Dbq Essay Who Is To Blame For Romeo And Juliet

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Death is the last thing on a parent’s mind about their children. Romeo and Juliet by William Shakespeare is a story about two young lovers who kill themselves in order to be with each other through life and death. Although the two lovers killed themselves for love, who exactly encouraged their deaths? There are a few suspects for such a crime, such as the parents/families themselves, Romeo's father structure, Friar Lawrence, or maybe even Juliet. Whoever it is there is yet another suspect that stands out much more and that is Fate. The Capulets and Montagues are one of the suspects to blame for this crime. In the Prologue it says there is an “ancient grudge” between the two families and the only way to pay the feud is for the “fatal loins” …show more content…

When Romeo says he wants to marry a Capulet, Friar was hesitant, but thought that if the “star cross’d lovers” got married, the feud between the opposing families will end so he agrees to marry them whilst knowing that there will be some sort of consequence(“DBQ: Romeo and Juliet: Who’s to Blame?” Doc C). Another reason Friar could be to blame is that he helps Juliet on faking her own death so she does not have to marry Paris(“DBQ: Romeo and Juliet: Who’s to Blame?” Doc C.). Friar is mentioned many times throughout the play that he will do anything to make Romeo happy but still disciplines him when …show more content…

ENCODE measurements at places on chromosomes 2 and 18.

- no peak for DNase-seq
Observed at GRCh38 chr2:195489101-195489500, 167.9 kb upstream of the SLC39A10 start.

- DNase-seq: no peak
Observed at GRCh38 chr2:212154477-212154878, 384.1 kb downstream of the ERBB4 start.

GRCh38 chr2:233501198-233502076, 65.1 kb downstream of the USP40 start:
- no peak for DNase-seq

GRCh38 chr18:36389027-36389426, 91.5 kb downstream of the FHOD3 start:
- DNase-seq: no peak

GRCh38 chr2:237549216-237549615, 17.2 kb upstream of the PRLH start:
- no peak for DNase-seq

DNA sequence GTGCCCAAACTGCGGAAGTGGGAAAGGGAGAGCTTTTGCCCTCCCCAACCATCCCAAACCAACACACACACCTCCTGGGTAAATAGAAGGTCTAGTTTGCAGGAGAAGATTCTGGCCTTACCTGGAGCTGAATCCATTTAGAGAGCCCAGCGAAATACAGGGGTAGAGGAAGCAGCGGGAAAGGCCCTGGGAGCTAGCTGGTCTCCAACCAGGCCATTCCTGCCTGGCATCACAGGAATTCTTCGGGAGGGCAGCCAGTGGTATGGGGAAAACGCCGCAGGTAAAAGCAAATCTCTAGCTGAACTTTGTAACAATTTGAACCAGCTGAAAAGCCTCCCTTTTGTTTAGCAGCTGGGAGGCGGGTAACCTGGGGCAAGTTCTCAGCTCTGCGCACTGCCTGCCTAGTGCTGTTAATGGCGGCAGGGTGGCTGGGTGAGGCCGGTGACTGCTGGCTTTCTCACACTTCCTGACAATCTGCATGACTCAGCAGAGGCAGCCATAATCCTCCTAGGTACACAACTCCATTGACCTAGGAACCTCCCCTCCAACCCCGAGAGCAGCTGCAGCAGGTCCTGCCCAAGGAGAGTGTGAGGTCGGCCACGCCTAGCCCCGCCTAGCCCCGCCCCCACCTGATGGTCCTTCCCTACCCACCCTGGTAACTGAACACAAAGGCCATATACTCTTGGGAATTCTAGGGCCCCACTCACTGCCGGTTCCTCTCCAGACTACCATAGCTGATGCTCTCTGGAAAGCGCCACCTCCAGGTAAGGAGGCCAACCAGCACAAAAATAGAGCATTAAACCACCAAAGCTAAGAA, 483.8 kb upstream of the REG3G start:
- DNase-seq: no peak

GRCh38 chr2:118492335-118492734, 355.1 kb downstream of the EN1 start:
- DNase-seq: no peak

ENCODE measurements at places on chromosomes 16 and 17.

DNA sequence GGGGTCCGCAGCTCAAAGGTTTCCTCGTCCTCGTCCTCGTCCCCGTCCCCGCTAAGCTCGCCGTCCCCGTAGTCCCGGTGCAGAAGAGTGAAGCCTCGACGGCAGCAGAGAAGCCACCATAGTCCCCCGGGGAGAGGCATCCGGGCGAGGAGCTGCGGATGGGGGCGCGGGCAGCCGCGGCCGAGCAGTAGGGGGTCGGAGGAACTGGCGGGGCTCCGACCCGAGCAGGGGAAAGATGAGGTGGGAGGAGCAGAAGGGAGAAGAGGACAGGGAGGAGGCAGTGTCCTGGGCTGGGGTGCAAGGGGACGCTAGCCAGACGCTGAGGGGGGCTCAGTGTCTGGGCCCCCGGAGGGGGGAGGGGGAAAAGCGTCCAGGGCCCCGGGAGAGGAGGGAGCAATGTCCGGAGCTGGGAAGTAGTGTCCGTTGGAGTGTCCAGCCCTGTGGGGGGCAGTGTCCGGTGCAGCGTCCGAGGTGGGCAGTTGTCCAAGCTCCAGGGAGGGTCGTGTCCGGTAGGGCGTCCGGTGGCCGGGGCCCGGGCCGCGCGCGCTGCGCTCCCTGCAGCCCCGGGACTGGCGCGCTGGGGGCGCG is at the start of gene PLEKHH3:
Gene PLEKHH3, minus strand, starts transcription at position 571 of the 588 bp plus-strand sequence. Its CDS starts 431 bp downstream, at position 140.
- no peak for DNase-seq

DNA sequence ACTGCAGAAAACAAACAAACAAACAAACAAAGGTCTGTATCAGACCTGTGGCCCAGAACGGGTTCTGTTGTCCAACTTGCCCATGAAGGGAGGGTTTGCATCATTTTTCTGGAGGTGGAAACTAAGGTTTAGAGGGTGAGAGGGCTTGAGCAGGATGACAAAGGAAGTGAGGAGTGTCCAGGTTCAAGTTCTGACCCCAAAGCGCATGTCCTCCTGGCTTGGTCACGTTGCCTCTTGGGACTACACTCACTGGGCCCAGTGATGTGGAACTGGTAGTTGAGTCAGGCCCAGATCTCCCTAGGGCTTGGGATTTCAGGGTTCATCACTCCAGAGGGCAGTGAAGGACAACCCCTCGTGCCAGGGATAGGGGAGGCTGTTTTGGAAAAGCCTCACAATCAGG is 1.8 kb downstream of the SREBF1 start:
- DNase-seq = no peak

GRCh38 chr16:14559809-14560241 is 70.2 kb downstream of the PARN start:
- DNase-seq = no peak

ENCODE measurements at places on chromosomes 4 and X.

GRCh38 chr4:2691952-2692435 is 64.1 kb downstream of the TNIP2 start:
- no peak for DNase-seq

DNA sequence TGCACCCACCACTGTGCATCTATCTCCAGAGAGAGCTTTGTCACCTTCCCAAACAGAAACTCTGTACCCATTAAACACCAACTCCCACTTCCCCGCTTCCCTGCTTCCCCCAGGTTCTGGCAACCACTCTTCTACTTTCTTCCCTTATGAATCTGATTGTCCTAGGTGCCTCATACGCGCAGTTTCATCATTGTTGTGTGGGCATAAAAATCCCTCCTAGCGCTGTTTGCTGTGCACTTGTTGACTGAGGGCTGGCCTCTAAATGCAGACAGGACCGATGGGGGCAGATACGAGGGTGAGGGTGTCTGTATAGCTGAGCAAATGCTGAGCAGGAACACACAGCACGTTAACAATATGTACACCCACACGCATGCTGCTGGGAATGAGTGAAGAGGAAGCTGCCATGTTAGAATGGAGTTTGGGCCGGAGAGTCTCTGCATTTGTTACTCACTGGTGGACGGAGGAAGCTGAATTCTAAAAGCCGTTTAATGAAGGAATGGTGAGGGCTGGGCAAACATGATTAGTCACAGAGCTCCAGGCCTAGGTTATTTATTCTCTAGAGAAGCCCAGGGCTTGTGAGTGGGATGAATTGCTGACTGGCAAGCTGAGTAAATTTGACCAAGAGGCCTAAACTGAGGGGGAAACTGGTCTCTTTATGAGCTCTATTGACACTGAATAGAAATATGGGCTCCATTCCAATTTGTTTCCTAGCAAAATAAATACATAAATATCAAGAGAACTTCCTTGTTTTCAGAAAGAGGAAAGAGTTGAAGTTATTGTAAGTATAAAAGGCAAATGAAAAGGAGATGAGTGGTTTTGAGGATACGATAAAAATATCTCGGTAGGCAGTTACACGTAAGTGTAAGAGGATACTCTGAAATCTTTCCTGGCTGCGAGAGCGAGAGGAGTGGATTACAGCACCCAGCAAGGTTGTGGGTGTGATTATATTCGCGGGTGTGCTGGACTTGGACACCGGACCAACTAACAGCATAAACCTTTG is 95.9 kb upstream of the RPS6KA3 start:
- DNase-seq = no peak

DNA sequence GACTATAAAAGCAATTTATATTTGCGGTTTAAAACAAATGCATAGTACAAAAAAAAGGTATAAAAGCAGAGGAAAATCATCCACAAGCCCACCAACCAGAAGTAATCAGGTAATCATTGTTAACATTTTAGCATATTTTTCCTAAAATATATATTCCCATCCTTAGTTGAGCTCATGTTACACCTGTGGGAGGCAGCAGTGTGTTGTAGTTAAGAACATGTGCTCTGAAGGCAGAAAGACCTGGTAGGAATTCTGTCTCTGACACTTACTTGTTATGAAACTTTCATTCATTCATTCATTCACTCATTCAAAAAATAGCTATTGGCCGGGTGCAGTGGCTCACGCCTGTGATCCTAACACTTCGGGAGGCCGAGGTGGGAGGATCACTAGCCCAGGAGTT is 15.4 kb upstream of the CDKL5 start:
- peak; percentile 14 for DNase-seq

In the Prologue it states that a pair of lovers will die in order to end a family feud(“DBQ: Romeo and Juliet: Who’s to Blame?” Doc A). Those lovers turned out to be Romeo and Juliet. Another reason why Fate is a suspect in this crime is when Friar Lawrence was the priest for Romeo and Juliet’s wedding he said, quote, “These violent ‘delights have violent ends…”(“DBQ: Romeo and Juliet: Who’s to Blame?” Doc C)(Act 2, Scene 6). Fate made another appearance when Friar helps Juliet on faking her own death. When Friar starts executing his plan on Juliet’s “death” everything seems to go smoothly until Friar’s letter that was supposed to go to Romeo, explaining the plan, does not reach Romeo. Friar finds out about this and say “Unhappy fortune!”(Act 5, Scene 2)(“DBQ: Romeo and Juliet: Who’s to Blame?” Doc E). This situation then leads to the deaths of Romeo and

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